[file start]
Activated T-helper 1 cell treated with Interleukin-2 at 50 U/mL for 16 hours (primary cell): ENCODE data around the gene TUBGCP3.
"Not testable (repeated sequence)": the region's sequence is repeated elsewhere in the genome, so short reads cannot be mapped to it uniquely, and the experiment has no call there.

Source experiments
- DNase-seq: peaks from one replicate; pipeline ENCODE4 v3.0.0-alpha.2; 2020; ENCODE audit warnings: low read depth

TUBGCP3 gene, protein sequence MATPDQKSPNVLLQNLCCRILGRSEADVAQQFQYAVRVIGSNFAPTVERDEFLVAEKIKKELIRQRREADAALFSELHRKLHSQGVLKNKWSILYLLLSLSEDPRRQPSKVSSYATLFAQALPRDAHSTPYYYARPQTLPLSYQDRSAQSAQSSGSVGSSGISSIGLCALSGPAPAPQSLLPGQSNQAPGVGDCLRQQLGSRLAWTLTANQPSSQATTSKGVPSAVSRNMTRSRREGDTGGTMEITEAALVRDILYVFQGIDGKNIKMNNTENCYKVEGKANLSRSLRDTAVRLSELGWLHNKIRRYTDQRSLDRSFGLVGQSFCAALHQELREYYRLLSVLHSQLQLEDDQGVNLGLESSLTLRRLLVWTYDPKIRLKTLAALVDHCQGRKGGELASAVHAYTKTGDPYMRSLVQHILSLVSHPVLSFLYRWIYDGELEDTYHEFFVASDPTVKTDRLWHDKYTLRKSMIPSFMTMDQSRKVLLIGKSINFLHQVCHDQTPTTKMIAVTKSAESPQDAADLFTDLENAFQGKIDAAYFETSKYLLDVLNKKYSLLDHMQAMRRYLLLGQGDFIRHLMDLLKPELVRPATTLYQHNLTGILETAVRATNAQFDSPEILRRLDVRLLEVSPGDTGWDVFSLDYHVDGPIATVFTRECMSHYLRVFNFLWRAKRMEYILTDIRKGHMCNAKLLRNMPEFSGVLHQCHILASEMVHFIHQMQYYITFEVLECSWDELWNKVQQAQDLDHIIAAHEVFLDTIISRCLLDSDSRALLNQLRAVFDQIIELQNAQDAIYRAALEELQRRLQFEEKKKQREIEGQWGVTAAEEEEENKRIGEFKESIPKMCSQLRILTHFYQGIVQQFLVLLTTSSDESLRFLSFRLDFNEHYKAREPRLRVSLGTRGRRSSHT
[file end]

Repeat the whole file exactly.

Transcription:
Activated T-helper 1 cell treated with Interleukin-2 at 50 U/mL for 16 hours (primary cell): ENCODE data around the gene TUBGCP3.
"Not testable (repeated sequence)": the region's sequence is repeated elsewhere in the genome, so short reads cannot be mapped to it uniquely, and the experiment has no call there.

Source experiments
- DNase-seq: peaks from one replicate; pipeline ENCODE4 v3.0.0-alpha.2; 2020; ENCODE audit warnings: low read depth

TUBGCP3 gene, protein sequence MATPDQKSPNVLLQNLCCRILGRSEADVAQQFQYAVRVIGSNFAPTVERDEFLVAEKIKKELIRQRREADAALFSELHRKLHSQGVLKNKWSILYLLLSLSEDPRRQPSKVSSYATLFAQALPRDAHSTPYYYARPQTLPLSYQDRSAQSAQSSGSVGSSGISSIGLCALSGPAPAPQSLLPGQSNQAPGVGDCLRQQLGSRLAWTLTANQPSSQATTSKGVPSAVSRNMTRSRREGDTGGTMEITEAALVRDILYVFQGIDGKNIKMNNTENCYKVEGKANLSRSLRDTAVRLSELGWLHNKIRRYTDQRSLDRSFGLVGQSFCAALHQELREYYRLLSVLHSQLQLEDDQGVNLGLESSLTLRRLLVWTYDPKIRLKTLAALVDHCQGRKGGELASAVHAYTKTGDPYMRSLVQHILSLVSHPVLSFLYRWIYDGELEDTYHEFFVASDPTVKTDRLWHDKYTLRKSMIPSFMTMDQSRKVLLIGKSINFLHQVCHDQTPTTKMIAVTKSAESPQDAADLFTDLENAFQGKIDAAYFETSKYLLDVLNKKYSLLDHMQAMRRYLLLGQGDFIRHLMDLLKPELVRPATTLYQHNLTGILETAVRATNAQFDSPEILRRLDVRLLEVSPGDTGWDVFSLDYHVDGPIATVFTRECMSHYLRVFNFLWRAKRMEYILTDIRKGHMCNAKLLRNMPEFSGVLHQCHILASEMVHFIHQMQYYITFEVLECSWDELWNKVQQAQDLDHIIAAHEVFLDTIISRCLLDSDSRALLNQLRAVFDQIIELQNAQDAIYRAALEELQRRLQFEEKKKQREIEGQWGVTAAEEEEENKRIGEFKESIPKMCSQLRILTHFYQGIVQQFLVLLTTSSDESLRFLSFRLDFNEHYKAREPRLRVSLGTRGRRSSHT